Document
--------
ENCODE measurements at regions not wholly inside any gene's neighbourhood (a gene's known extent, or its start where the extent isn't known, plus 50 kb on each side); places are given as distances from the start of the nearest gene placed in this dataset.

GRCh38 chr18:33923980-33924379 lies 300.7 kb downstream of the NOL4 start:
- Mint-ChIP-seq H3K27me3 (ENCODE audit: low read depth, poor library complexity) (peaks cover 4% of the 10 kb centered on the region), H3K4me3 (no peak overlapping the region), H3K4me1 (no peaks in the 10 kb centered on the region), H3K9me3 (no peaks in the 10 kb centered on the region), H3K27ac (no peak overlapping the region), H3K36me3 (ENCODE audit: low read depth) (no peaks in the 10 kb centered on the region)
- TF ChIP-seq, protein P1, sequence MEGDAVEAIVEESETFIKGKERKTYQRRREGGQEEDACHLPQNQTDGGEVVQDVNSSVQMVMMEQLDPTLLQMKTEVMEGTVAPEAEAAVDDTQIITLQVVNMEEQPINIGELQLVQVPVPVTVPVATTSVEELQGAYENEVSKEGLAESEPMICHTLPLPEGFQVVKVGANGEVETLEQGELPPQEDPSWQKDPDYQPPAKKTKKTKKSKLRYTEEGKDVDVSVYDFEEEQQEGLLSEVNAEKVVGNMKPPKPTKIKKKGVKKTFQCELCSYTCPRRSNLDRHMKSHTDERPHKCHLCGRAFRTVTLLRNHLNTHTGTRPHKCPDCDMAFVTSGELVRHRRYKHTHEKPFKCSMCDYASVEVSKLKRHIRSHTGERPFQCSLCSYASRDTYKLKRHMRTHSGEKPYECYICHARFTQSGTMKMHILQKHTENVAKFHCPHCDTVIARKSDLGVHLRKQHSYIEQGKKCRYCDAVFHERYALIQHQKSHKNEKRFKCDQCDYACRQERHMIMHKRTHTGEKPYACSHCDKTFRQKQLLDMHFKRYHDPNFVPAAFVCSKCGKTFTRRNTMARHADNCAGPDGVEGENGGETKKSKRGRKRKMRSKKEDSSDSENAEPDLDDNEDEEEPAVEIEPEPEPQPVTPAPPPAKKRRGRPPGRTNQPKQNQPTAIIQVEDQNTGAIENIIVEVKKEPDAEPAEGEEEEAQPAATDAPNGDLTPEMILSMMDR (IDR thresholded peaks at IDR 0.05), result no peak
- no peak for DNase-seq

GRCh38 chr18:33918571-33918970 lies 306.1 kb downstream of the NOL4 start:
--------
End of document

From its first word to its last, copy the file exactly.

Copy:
ENCODE measurements at regions not wholly inside any gene's neighbourhood (a gene's known extent, or its start where the extent isn't known, plus 50 kb on each side); places are given as distances from the start of the nearest gene placed in this dataset.

GRCh38 chr18:33923980-33924379 lies 300.7 kb downstream of the NOL4 start:
- Mint-ChIP-seq H3K27me3 (ENCODE audit: low read depth, poor library complexity) (peaks cover 4% of the 10 kb centered on the region), H3K4me3 (no peak overlapping the region), H3K4me1 (no peaks in the 10 kb centered on the region), H3K9me3 (no peaks in the 10 kb centered on the region), H3K27ac (no peak overlapping the region), H3K36me3 (ENCODE audit: low read depth) (no peaks in the 10 kb centered on the region)
- TF ChIP-seq, protein P1, sequence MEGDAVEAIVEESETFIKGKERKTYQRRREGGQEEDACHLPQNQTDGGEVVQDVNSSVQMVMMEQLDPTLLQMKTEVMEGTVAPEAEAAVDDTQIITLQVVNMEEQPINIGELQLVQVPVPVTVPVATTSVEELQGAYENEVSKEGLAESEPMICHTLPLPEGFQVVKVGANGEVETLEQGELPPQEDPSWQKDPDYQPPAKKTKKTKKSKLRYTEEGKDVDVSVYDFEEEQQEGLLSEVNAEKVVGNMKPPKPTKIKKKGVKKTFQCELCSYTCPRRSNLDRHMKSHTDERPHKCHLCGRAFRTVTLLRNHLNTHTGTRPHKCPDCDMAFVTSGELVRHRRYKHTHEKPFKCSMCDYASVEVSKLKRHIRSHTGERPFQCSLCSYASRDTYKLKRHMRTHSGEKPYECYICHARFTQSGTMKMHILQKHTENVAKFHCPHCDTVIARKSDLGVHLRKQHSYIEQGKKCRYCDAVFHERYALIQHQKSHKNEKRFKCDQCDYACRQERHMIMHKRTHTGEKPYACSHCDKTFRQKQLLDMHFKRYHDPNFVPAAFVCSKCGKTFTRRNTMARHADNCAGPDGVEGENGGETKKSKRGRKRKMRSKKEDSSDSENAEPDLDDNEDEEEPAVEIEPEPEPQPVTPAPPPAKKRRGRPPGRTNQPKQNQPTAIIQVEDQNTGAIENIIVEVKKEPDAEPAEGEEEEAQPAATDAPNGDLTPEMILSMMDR (IDR thresholded peaks at IDR 0.05), result no peak
- no peak for DNase-seq

GRCh38 chr18:33918571-33918970 lies 306.1 kb downstream of the NOL4 start: